The Premier League season has started with a goal-fest.
Sunday’s chaos, with Aston Villa scoring seven against Liverpool and Tottenham beating Manchester United 6-1, capped a mind-boggling start to the 2020-21 campaign.
Goals are being scored at the highest rate in the English top flight for 90 years.
There is one obvious difference this year – the absence of fans. Is that the cause of the goal rush? If not, what else could it be? BBC Sport takes a look…
Goals, goals, goals – what the stats say
- There have been 144 goals in 38 games this season. That’s 40 more than after the first 38 games of the 2019-20 campaign.
- There have been an average of 3.79 goals per game – the highest in an English top flight since the 3.95 goals per game in 1930-31.
- 11 of the 38 games this season have featured at least five goals (29%). That’s the highest percentage in a season since 1960-61.
- On Sunday, Liverpool became the first reigning champion to concede seven goals in a game since Arsenal in 1953.
- On average there have been 4.05 ‘big chances’ per game this season – the highest average since Opta began recording the statistic.
- The average number of shots per game has decreased compared to previous seasons but shot conversion rate has increased dramatically to 16.1% from 11% last season.
‘A little piece of chaos’ – is the absence of fans causing the change?
Speaking on BBC 5 Live’s Monday Night Club, journalist Rory Smith suggested the absence of fans in stadiums was a factor in the “strange start to the season”.
“It is a little piece of chaos that has been dropped in,” he said.
Presenter Mark Chapman said: “I have spoken to cricketers and other athletes this summer [who have competed without crowds] and it is easier for your mind to wander if there is not a crowd to keep your concentration up.
“Alan Shearer and Jermaine Jenas were talking about the adrenaline you get from a crowd. Maybe that adrenaline drops slightly when the crowd isn’t there.”
One first-team coach at a Premier League club told BBC Sport a lack of fan pressure was “definitely” affecting decision-making.
He said it is taking away the sense of tension players feel around build-up play near their own goal and is also reducing the intensity and demand they feel for aggressive defending.
To help with this, the team in question are going to train more regularly at their stadium, with their more intense 10 v 10 training sessions held there rather than at their training ground.
Carlos Carvalhal, manager of Portuguese side Braga and the former Sheffield Wednesday and Swansea boss, said: “The absence of fans in big clubs with big pressure on them reduces the focus and concentration of players.
“Fans open up your senses, increase the intensity of your muscular reaction. It has a huge influence in the head of players, I would say even 20%.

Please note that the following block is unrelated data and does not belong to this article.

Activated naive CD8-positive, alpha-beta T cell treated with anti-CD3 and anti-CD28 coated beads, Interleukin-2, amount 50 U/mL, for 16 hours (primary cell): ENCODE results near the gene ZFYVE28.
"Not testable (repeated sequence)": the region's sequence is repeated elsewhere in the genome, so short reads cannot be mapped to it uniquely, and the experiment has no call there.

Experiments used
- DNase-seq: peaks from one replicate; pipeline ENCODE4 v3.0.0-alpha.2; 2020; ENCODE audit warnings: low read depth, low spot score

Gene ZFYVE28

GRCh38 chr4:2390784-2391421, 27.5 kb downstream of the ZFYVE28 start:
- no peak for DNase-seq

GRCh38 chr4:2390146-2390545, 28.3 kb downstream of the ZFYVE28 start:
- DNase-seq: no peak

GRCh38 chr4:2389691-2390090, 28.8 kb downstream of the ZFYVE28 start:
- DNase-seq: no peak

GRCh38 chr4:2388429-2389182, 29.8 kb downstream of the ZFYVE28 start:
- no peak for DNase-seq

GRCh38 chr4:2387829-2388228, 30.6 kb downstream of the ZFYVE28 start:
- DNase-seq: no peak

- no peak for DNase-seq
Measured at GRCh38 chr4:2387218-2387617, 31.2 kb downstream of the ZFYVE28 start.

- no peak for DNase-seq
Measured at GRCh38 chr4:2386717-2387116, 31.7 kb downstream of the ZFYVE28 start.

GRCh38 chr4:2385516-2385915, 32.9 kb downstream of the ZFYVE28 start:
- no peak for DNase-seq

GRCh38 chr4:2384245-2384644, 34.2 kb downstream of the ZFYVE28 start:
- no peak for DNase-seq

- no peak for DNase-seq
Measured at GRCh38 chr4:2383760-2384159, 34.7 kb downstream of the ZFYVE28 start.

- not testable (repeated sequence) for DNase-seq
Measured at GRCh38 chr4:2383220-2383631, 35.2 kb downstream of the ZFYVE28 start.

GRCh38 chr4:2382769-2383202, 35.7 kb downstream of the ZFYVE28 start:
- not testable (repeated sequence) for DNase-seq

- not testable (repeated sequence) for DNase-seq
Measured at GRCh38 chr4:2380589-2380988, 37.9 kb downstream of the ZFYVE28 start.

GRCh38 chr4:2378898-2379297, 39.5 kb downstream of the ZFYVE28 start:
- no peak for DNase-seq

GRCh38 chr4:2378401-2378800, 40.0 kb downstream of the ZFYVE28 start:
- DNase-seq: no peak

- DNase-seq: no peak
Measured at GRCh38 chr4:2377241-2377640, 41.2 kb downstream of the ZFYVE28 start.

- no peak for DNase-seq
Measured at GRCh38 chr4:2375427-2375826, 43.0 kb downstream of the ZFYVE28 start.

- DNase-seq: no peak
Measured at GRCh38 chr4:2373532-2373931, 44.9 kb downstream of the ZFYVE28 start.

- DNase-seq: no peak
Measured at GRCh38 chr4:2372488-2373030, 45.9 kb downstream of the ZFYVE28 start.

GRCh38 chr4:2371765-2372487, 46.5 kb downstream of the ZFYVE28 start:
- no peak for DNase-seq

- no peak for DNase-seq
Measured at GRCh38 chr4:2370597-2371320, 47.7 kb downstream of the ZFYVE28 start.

“The influence of fans of big clubs normally has a clear effect on opponents too as they feel more pressured. Without them it is 11 v 11 with a ball and a ref – everything balances out.”
Sports psychologist Michael Caulfield said: “Football is a game based on threat, fear, and that has disappeared with no fans in the stadium.
“Plus, teams like Sheffield United or Crystal Palace, with a loyal set of fans that back them up as they feel lucky to be part of the Premier League, miss the arousal of the fans in the same way Freddie Mercury would miss the audience.”
‘Awful defending and terrible goalkeeping’
Former Premier League striker Chris Sutton disagreed that the absence of fans explained the number of goals.
“The standard of defending in the Premier League is awful and there is terrible goalkeeping,” he said.
“It is not because there isn’t a crowd there – that is not the reason. The standard of defending has dropped dramatically.
“There is an argument to say if there was a crowd at Aston Villa and [Liverpool goalkeeper] Adrian, after his first mistake, how much worse could he have been with a crowd there?”
Ex-Manchester City and England defender Micah Richards agreed.
“It is a cop-out,” he said. “Even if fans were there, the scores would have been the same. I have been with Man City and it was a same score [6-1 against Manchester United]. There were fans there then.”
So what else could it be?
The thoughts of the former players are clear, but is it really a coincidence that Liverpool, Manchester United, Manchester City, Leicester and others have forgotten how to defend at the same time?
This season is one like no other with players having little time off in the summer and minimal pre-season training.
“Elite athletes are reacting differently to before the pandemic,” Caulfield said.
“Even though the standard of play is very high, there is a genuine mental cognitive fatigue at the highest level despite the lockdown – that was not a relaxing time.”
Some were hampered more than others. Manchester United, for example, had only 34 days – and one pre-season friendly – between last season ending and this one beginning.
A lack of preparation and tiredness could be factors, but the opposite may also be true.
Tottenham, who have already played eight matches in all competitions this season, may have found their groove early thanks to more playing time, whereas United are still searching for rhythm, having played only five.
The number of penalties has increased dramatically too, with games including penalties up 22% from last season partly because of new handball laws.
Defenders could also be allowing more openings as they defend tentatively in an attempt to stay clear of the punishment of video assistant referees.
The absence of fans, individual mistakes, tiredness, lack of preparation and VAR are probably all factors.
One thing is certain: it is making the Premier League no less interesting…